3. Anticipation.  Lost is the epitome of this little tool.  Little, if any, information about its universe is just given away.  The narrative is peppered with clues and hints, implications and inferences, to the point where every factual revelation is a dramatic high point.  The exposition turns from medicine to candy.
  4. Momentum.  Watch Terminator again and ignore the 80’s hair.  Look at when we find out the whole backstory the first time.  It is in the middle of a chase scene after a third of  a movie’s worth of exposition.  The scene is masterfully paced so that the expository lump occurs right when there’s room for a breather, and the action picks up right afterward.
  5. Emotion.  Every interrogation scene is expository.  Information becomes drama when one character doesn’t want to reveal it, or another character doesn’t want to hear it.

Will the Nation-State cease to exist?

Remember Rollerball?  The original 1975 version rollerballwith James Caan?  One of the interesting premises of the movie was the collapse of the nation-state in favor of the corporation.  That premise was somewhat prescient,  anticipating one of the main tropes of cyberpunk by almost a decade.  The idea is commonplace now, a shorthand for some deep systemic dysfunction in films from Robocop to Avatar.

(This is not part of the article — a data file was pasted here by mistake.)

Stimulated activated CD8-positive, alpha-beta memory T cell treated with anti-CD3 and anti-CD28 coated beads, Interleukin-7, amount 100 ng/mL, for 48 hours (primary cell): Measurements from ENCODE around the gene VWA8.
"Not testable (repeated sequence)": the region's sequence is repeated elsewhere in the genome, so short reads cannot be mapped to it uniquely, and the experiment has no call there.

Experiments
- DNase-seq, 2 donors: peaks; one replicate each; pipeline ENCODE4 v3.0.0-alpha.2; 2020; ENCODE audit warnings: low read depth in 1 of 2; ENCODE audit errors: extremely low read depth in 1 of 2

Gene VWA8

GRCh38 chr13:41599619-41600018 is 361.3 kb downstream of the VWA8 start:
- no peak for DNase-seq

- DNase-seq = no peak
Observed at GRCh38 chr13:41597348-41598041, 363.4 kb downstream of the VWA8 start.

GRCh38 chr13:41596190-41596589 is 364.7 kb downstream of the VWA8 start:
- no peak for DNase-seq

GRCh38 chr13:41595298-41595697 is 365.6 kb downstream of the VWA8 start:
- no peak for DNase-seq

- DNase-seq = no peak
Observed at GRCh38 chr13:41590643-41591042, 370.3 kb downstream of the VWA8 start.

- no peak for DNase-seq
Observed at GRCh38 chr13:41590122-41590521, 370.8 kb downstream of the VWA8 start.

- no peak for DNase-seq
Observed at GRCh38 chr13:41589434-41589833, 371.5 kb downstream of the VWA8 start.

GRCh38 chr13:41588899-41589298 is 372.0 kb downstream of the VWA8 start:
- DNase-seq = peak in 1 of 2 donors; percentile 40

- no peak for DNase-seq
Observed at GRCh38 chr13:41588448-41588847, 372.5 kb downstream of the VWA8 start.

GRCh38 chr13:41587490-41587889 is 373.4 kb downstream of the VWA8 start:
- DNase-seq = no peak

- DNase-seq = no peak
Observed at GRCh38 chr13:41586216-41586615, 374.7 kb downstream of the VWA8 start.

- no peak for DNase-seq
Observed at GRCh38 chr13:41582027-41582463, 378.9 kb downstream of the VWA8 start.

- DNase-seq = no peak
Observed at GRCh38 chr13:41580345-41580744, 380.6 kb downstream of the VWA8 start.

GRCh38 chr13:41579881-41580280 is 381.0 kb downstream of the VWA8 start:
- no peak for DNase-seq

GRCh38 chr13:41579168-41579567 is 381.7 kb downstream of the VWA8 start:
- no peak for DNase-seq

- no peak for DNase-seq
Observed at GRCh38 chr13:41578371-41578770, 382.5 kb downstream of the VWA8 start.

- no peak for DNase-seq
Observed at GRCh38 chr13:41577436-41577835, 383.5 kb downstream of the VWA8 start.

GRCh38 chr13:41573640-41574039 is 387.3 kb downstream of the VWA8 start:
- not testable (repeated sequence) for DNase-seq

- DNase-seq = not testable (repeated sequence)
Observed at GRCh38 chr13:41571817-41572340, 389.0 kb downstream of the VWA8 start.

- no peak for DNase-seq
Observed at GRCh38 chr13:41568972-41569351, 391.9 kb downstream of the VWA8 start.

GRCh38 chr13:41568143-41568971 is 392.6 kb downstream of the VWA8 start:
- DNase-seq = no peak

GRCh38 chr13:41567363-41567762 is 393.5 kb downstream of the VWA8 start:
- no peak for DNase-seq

The idea of corporate governance seems at odds with our current reality, where the state is advancing its role across the board.  But, strangely enough, in the face of the most aggressive growth of state power in history, the idea is popping up in diverse places.

What if we’re watching the initial death-rattle of the nation-state?

And it would be interesting to see a take on the idea that isn’t dystopic.

Two Blogish Things

link imageBlogish Thing #1: The Amazon/Macmillan thing continues rolling on, making Amazon look more and more the villian to those of us who write for a living.  Reactions are varied, and I’d like to endorse Scalzi’s call not to boycott, but to buy books from the affected authors.

Also like Scalzi, I’ve decided to stop with the default use of Amazon as the “book buy” link on my pages.  I’ve tweaked my template to give you the option to get my stuff from Indiebound, Barnes & Noble, Powell’s, and Borders, as well as Amazon. As in the little screen capture to the right.


Blogish Thing #2: I’m up for a guest blog post today at SFF Insider.

ON WRITING VILLAINS : One of the trickier aspects of writing fiction is coming up with believable villains. It’s tricky enough that some writers eschew the idea of a villain entirely, and simply have an antagonist who opposes the “good guys” for perfectly good and reasonable reasons. Nothing wrong with that approach, and some of the best drama can be drawn from the conflict of two mutually exclusive “goods.”

But sometimes you need evil.

Go read the rest.

We interrupt this blog to bring you an important message. . .

Today I’ve a guest blog post up @ SciFiGuy.ca wherein I go and mull over my current obsessions on religion and space opera in the Apotheosis Trilogy.

Can you write SF about religion? It’s an interesting question because when people tend to think of Religion and SF, it almost always in terms of opposition. It is a dichotomy that tends to find advocates on both sides, from those of a religious bent decrying the inherent atheism of SF, and those SF partisans looking on and saying “yeah, so, your point is?”

Go read the rest.